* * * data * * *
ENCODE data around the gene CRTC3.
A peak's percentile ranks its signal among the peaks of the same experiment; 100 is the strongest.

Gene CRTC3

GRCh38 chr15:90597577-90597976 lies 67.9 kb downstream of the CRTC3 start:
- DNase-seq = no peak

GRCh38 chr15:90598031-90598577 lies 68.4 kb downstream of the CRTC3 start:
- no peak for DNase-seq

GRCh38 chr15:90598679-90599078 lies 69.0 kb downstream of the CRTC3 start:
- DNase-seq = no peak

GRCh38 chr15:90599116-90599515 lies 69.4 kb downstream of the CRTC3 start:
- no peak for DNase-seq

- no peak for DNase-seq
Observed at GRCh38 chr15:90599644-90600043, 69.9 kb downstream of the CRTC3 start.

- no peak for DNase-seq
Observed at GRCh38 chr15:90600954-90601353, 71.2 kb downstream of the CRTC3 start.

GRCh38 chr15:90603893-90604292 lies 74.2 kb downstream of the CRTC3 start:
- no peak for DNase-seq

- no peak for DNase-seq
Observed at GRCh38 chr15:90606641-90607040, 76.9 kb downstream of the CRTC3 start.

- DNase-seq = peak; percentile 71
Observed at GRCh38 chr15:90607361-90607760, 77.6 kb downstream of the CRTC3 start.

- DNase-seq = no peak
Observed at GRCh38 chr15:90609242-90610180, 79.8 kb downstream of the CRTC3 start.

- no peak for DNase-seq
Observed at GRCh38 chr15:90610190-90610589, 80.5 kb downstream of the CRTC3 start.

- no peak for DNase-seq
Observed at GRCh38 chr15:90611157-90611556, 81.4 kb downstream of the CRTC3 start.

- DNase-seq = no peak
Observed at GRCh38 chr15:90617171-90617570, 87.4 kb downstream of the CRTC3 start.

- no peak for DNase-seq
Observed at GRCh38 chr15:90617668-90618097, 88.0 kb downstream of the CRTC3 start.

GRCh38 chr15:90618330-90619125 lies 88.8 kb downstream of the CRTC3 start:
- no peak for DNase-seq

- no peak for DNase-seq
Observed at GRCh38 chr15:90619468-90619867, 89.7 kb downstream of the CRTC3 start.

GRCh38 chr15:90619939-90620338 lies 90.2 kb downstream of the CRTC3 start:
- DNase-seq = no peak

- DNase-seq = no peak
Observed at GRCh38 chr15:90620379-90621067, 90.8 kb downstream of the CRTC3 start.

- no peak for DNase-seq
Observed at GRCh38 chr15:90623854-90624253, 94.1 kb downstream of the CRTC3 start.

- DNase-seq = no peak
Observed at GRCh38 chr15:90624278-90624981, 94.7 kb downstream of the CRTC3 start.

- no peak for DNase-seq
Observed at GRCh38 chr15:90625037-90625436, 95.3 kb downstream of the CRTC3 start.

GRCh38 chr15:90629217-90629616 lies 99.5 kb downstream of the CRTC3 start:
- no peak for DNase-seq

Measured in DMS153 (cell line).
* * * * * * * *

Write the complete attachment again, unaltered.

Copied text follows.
ENCODE data around the gene CRTC3.
A peak's percentile ranks its signal among the peaks of the same experiment; 100 is the strongest.

Gene CRTC3

GRCh38 chr15:90597577-90597976 lies 67.9 kb downstream of the CRTC3 start:
- DNase-seq = no peak

GRCh38 chr15:90598031-90598577 lies 68.4 kb downstream of the CRTC3 start:
- no peak for DNase-seq

GRCh38 chr15:90598679-90599078 lies 69.0 kb downstream of the CRTC3 start:
- DNase-seq = no peak

GRCh38 chr15:90599116-90599515 lies 69.4 kb downstream of the CRTC3 start:
- no peak for DNase-seq

- no peak for DNase-seq
Observed at GRCh38 chr15:90599644-90600043, 69.9 kb downstream of the CRTC3 start.

- no peak for DNase-seq
Observed at GRCh38 chr15:90600954-90601353, 71.2 kb downstream of the CRTC3 start.

GRCh38 chr15:90603893-90604292 lies 74.2 kb downstream of the CRTC3 start:
- no peak for DNase-seq

- no peak for DNase-seq
Observed at GRCh38 chr15:90606641-90607040, 76.9 kb downstream of the CRTC3 start.

- DNase-seq = peak; percentile 71
Observed at GRCh38 chr15:90607361-90607760, 77.6 kb downstream of the CRTC3 start.

- DNase-seq = no peak
Observed at GRCh38 chr15:90609242-90610180, 79.8 kb downstream of the CRTC3 start.

- no peak for DNase-seq
Observed at GRCh38 chr15:90610190-90610589, 80.5 kb downstream of the CRTC3 start.

- no peak for DNase-seq
Observed at GRCh38 chr15:90611157-90611556, 81.4 kb downstream of the CRTC3 start.

- DNase-seq = no peak
Observed at GRCh38 chr15:90617171-90617570, 87.4 kb downstream of the CRTC3 start.

- no peak for DNase-seq
Observed at GRCh38 chr15:90617668-90618097, 88.0 kb downstream of the CRTC3 start.

GRCh38 chr15:90618330-90619125 lies 88.8 kb downstream of the CRTC3 start:
- no peak for DNase-seq

- no peak for DNase-seq
Observed at GRCh38 chr15:90619468-90619867, 89.7 kb downstream of the CRTC3 start.

GRCh38 chr15:90619939-90620338 lies 90.2 kb downstream of the CRTC3 start:
- DNase-seq = no peak

- DNase-seq = no peak
Observed at GRCh38 chr15:90620379-90621067, 90.8 kb downstream of the CRTC3 start.

- no peak for DNase-seq
Observed at GRCh38 chr15:90623854-90624253, 94.1 kb downstream of the CRTC3 start.

- DNase-seq = no peak
Observed at GRCh38 chr15:90624278-90624981, 94.7 kb downstream of the CRTC3 start.

- no peak for DNase-seq
Observed at GRCh38 chr15:90625037-90625436, 95.3 kb downstream of the CRTC3 start.

GRCh38 chr15:90629217-90629616 lies 99.5 kb downstream of the CRTC3 start:
- no peak for DNase-seq

Measured in DMS153 (cell line).